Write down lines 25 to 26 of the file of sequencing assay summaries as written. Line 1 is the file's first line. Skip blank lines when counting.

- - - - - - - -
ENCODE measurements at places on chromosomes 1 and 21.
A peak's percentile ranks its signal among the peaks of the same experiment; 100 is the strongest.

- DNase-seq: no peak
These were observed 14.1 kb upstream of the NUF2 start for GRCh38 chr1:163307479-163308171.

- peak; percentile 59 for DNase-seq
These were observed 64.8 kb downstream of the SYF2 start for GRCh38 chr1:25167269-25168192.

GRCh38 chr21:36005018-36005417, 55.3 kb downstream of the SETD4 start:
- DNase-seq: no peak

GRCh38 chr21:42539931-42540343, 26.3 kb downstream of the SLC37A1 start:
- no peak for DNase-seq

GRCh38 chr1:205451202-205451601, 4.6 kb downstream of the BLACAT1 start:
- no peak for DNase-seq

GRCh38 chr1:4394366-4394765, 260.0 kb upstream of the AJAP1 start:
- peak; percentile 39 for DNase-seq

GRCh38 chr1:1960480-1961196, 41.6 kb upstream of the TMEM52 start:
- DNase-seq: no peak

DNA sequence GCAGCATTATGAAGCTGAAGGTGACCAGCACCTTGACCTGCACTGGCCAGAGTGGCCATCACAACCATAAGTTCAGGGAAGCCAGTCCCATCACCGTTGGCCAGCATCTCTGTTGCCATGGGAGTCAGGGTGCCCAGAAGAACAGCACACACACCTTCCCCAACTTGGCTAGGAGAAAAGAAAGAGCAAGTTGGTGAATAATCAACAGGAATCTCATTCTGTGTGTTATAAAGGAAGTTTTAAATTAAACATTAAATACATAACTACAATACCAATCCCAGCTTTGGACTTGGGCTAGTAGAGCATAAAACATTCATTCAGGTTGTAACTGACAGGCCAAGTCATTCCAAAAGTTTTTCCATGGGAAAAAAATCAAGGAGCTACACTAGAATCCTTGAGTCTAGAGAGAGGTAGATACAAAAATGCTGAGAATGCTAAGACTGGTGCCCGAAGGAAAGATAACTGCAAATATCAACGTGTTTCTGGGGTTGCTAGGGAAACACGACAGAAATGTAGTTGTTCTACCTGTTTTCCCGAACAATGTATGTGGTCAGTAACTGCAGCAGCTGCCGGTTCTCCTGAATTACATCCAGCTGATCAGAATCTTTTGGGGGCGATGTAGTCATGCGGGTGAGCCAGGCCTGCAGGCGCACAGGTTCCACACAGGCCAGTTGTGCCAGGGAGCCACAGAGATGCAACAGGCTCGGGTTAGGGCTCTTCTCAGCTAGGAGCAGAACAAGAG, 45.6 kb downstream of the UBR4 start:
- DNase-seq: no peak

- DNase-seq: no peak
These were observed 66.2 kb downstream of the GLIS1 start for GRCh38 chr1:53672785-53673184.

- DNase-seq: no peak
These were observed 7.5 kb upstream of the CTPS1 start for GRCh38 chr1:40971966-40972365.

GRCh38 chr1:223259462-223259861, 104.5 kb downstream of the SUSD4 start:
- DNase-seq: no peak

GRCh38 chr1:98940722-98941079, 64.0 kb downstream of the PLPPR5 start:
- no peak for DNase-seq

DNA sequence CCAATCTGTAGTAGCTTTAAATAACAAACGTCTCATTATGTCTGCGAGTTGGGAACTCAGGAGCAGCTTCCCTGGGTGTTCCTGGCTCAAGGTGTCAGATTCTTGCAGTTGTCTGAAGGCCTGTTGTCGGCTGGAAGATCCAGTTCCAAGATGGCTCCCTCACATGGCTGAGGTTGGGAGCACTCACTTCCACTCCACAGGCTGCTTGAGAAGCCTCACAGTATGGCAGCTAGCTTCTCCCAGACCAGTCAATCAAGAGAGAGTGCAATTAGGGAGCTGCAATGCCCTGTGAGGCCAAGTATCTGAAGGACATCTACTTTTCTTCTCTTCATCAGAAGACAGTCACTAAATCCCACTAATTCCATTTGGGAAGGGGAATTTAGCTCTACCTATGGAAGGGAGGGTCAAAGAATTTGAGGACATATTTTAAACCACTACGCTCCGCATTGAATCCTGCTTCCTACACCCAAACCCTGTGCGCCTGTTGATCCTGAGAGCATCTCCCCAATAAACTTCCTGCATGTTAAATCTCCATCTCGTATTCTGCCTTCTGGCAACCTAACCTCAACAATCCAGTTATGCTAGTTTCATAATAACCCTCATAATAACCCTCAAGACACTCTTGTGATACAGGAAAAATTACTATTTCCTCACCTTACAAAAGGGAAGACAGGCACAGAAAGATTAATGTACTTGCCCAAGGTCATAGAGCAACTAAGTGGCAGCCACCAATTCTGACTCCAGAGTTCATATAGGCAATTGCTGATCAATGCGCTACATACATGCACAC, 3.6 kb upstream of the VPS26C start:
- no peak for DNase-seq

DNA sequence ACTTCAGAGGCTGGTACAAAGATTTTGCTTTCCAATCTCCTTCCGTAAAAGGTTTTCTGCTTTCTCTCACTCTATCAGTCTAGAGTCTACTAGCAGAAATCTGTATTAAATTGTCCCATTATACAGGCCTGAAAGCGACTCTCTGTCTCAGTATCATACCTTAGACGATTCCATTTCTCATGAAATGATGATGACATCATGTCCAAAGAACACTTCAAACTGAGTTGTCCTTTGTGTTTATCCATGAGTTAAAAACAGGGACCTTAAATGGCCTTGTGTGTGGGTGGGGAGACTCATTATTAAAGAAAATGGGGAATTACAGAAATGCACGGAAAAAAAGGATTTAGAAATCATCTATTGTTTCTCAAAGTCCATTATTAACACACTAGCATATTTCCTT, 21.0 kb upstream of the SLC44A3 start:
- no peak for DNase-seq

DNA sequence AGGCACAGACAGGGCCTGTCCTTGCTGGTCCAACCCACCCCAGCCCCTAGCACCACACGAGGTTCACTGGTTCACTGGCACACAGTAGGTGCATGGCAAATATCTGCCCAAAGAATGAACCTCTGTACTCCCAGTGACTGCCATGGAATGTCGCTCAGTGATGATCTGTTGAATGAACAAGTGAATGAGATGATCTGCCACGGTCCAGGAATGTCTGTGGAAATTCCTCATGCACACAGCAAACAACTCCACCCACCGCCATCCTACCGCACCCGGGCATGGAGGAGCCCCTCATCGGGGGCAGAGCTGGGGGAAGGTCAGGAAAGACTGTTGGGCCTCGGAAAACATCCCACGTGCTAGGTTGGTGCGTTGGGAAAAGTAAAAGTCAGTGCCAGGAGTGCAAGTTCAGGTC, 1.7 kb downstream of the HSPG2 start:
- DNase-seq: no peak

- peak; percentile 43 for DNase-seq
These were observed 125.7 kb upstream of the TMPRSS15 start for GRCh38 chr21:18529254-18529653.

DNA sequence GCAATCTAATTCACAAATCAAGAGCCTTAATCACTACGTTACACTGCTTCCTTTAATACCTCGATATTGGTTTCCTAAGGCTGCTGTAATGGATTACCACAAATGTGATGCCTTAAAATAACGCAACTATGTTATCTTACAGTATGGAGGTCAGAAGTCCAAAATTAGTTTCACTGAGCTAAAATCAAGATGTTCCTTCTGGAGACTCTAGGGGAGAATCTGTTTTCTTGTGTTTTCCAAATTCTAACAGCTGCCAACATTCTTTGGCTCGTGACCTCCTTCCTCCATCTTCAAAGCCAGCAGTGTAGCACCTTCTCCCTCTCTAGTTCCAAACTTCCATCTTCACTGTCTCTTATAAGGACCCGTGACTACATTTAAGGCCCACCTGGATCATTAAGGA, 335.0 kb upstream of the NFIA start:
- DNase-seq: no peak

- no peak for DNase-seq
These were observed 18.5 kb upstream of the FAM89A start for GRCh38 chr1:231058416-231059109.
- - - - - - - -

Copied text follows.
GRCh38 chr1:98940722-98941079, 64.0 kb downstream of the PLPPR5 start:
- no peak for DNase-seq